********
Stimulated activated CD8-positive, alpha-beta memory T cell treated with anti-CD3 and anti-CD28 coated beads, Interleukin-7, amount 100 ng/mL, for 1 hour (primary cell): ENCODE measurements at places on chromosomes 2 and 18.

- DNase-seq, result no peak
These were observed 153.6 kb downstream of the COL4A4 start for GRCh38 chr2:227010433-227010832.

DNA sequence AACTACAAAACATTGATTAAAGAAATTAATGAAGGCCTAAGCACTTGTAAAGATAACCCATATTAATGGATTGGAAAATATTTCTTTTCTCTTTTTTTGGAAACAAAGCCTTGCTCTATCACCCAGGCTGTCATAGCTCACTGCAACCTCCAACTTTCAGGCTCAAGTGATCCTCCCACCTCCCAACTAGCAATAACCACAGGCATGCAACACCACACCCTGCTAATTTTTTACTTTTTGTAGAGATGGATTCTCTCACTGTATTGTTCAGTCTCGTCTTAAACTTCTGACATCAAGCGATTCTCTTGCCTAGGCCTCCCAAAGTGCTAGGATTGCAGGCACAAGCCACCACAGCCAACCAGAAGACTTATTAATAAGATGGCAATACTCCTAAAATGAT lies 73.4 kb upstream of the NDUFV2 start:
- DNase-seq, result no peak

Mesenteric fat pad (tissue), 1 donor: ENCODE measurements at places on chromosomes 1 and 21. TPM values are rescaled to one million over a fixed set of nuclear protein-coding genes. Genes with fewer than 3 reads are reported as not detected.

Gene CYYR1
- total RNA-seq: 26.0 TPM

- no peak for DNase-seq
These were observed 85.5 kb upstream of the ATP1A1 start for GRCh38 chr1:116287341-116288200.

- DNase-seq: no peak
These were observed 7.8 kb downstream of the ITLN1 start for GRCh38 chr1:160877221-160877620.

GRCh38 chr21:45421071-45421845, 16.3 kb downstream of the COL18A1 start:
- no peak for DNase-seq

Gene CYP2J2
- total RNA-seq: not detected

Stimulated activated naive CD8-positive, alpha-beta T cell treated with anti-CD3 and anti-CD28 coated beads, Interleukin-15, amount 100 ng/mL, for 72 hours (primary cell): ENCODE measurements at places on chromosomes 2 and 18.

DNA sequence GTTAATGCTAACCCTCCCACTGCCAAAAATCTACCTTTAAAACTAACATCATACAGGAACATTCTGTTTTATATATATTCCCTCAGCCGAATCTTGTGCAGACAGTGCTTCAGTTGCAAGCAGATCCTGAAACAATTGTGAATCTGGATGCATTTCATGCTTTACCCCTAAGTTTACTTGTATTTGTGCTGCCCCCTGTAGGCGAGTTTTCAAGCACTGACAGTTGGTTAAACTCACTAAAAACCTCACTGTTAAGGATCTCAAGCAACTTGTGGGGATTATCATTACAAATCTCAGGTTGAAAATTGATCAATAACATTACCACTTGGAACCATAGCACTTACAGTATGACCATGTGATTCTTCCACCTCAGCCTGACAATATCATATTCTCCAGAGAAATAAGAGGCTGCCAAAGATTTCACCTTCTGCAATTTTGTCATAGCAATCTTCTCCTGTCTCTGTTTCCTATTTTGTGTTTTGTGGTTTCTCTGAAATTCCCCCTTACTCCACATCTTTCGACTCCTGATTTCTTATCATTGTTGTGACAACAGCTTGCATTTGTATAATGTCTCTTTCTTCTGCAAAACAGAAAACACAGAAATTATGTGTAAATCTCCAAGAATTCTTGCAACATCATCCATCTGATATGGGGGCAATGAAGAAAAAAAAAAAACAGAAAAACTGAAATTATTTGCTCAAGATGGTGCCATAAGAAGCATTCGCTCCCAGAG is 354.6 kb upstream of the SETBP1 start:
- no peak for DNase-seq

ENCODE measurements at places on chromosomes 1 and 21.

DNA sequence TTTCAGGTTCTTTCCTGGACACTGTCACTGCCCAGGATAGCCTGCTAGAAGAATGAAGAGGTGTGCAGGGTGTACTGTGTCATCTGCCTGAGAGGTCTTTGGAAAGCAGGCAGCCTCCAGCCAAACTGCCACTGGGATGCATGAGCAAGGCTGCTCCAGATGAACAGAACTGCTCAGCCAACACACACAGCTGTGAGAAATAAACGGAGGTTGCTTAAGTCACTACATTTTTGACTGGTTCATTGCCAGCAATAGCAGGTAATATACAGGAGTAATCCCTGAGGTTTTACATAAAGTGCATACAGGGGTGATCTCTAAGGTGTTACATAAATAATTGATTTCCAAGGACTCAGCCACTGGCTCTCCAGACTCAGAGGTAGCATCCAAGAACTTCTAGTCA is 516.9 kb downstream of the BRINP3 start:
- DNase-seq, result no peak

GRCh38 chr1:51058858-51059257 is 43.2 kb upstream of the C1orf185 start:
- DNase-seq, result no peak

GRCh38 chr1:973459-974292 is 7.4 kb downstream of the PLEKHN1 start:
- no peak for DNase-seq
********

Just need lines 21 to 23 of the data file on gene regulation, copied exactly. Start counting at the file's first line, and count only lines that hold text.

DNA sequence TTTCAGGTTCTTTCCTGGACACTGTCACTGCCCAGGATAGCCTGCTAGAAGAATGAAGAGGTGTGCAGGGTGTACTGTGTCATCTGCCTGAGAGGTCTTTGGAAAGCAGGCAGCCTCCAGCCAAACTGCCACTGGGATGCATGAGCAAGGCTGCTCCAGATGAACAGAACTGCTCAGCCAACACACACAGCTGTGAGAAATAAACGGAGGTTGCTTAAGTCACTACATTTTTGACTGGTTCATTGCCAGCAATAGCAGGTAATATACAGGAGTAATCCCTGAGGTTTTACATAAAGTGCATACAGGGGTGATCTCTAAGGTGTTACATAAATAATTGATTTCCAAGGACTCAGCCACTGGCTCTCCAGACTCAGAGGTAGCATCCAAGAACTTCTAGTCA is 516.9 kb downstream of the BRINP3 start:
- DNase-seq, result no peak

GRCh38 chr1:51058858-51059257 is 43.2 kb upstream of the C1orf185 start: